153. Telegram From the Department of State to the Embassy in Libya1

304. Department studying problems raised your recent messages re situation Libya created by Soviet offers and apparent lack determination Libyan leaders to pursue policies affording adequate assurances continued cooperation with West and protection Libya against Soviet penetration.

As you surmised in Embtel 3712 permanent solution these problems must be based on long-term, area-wide policies designed to counter new Soviet threat. Our understandable unwillingness respond to intense pressure should not cause Libyans assume we do not care whether Soviet offers accepted and Russians permitted enter Libya in large numbers. On other hand because of implications going far beyond Libyan problem, we cannot afford give Libyans impression we prepared outbid Russians and that all Libya has to do is name price for its undertaking to turn down Soviet offers (which Ben Halim seems recognize would be against Libya’s ultimate national interest).

In Deptel 2803 Department sought find acceptable course between foregoing extremes to guide you in reacting to Libyan pressures. [Page 435] We set forth extent to which commitments could now be given to Libyans regarding specific American aid. We had in mind putting this to Libyan leaders in such manner as to indicate neither (a) that US frantically seeking placate Libyans by offers which would not have been made in absence Soviet moves; nor (b) that offers were on take it or leave it basis. Regardless of whether US might later determine it possible and feasible increase aid to Libya, most essential element in present situation is recognition by Libyans that it would not be in their national interest or consistent with their efforts maintain Libyan independence and sovereignty if they should be misled by Soviet blandishments and fail recognize obvious purpose of Soviet move.

Department fully appreciates fact you view present situation with deep concern and are striving energetically to put forward recommendations which in your judgment might meet problem. While, as stated above, what we do in Libya must be carefully weighed in light implications elsewhere, we believe it possible, assuming some reasonableness on part of Libya, work out understanding re aid that will reassure both sides as to need, timing and effectiveness. Would be extremely helpful if you could return Washington as soon as convenient to participate discussions this matter. Travel orders being telegraphed separately.

Important that purpose your visit Washington not be taken as connoting anything more than routine consultation. Certainly Libyans should not be given basis for belief visit will produce substantial additional aid, which, when it failed materialize, would cause severe disappointment. For same reason hope you can avoid pleas for additional aid from Libyans.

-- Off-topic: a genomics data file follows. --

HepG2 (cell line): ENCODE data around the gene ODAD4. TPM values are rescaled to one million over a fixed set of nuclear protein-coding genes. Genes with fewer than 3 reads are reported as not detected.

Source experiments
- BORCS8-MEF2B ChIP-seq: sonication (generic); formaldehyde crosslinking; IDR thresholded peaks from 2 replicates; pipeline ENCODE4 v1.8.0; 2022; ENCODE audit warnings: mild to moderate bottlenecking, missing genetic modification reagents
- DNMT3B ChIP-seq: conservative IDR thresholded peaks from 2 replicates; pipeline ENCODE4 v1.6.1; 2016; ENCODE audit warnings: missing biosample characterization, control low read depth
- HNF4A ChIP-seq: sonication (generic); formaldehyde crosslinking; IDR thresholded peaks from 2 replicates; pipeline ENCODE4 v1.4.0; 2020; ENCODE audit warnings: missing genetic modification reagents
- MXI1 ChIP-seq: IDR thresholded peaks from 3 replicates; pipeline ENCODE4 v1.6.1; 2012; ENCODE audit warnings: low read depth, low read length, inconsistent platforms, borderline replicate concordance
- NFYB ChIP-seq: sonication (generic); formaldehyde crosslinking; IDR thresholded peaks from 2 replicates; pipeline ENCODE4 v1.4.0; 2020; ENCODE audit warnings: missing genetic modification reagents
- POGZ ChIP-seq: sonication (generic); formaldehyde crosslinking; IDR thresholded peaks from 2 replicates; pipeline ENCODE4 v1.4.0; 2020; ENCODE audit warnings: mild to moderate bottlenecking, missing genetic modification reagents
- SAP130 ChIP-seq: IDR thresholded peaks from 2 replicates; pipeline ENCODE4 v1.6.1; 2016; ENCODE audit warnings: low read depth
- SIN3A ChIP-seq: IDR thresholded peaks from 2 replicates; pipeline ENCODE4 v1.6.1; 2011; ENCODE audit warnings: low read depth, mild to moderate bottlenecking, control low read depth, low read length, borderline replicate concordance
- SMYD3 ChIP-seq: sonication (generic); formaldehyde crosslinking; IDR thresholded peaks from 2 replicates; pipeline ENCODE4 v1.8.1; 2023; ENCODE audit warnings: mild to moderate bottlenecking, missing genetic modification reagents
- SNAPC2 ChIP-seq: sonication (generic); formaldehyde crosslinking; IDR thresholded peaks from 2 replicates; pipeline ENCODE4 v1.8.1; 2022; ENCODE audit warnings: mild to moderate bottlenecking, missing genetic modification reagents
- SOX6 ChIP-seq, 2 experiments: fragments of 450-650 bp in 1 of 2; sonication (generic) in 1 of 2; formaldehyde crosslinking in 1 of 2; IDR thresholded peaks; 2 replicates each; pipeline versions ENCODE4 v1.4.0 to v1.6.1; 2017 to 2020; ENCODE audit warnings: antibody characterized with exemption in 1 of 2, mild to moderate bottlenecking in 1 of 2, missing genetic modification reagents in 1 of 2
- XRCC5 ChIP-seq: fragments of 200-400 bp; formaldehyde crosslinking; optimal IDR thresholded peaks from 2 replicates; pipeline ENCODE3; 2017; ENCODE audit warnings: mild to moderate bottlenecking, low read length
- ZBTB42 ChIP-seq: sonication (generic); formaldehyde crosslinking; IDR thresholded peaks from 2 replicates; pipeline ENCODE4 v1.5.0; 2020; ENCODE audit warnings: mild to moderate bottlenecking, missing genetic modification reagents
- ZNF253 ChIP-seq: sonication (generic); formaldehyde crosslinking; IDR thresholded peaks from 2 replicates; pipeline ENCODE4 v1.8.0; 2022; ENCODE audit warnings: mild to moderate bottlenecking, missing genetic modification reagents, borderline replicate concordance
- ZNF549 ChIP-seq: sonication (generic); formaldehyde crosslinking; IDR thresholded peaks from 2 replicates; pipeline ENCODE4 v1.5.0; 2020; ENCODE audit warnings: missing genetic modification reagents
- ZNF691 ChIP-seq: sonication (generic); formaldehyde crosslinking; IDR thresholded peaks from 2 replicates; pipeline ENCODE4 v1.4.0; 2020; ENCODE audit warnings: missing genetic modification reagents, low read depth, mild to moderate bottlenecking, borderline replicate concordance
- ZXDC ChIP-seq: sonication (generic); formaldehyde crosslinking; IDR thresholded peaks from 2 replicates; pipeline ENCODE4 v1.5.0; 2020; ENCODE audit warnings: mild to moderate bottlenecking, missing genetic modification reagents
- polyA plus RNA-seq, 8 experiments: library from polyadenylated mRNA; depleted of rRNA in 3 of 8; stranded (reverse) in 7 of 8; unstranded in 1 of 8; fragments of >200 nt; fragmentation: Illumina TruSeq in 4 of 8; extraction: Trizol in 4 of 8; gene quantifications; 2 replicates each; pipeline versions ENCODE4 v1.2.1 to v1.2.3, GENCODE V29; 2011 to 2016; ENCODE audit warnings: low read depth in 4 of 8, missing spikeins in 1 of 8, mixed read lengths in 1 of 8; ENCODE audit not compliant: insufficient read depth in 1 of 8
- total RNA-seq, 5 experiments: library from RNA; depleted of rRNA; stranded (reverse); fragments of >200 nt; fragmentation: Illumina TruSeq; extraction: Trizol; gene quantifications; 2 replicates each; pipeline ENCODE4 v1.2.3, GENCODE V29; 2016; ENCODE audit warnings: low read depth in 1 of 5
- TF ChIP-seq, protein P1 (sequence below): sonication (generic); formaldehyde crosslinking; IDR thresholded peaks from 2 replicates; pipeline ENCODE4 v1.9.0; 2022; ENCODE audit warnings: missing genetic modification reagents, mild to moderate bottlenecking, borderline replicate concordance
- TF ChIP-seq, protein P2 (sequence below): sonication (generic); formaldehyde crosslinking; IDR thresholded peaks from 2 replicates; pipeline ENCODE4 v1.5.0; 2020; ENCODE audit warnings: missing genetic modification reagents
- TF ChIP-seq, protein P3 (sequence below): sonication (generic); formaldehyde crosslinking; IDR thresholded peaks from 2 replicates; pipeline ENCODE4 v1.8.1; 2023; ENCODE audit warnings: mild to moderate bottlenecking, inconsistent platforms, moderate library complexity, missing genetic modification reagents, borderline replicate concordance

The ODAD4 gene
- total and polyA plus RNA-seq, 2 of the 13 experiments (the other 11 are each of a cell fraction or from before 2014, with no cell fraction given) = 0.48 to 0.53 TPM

Before departure you should hold discussion with King along lines Deptel 280. (To avoid any possibility confusion, you may wish have your own interpreters present.)4

Department will discuss with you in Washington your suggestions re US participation in joint “working party” suggested Embtel 3815 as well as question your attending Libyan cabinet meeting. [Page 436] Suggest these meetings not be held at least until after your return Tripoli. Decision re your proposal Sahili visit Washington also deferred.

  1. Source: Department of State, Central Files, 773.5–MSP/1–2656. Repeated to Benghazi and by pouch to London and Paris.
  2. Telegram 371, January 26, suggested that strategic considerations conceivably justified treating Libya as a special case. Ambassador Tappin requested permission to be more forthcoming in promising additional economic assistance to Libya. Otherwise he foresaw Libya’s acceptance of the Soviet offer. (Ibid.)
  3. Document 150.
  4. Telegram 414, February 13, summarized the Ambassador’s February 11 discussion with the King. Idris repeated that Libya’s establishment of diplomatic ties with the Soviet Union had been designed to show the nation’s independence. Tappin brought up the Soviet aid offer. The King’s response was that the logical answer was sympathetic consideration by the West of Libya’s needs in the form of concrete assistance. He promised to discuss the matter with the Prime Minister. (Department of State, Central Files, 123–Tappin, John L.)
  5. Telegram 381, January 30, reported the substance of a meeting between Tappin and Bin Halim. The Ambassador raised the possibility of a roundtable conference between himself, Embassy, USOM, and Wheelus Field representatives and the Libyan Prime Minister and Cabinet members. Tappin noted his disillusionment that Libya would even contemplate a flirtation with the Soviets. Bin Halim recognized the good intentions of the United States but maintained that Libya required an adequate response to present needs. Tappin recommended to the Department that Finance Minister Ali al-Sahili be invited to Washington as a first step in giving serious consideration to Libya’s Five-Year Plan. (Ibid., 773.5–MSP/1–3056)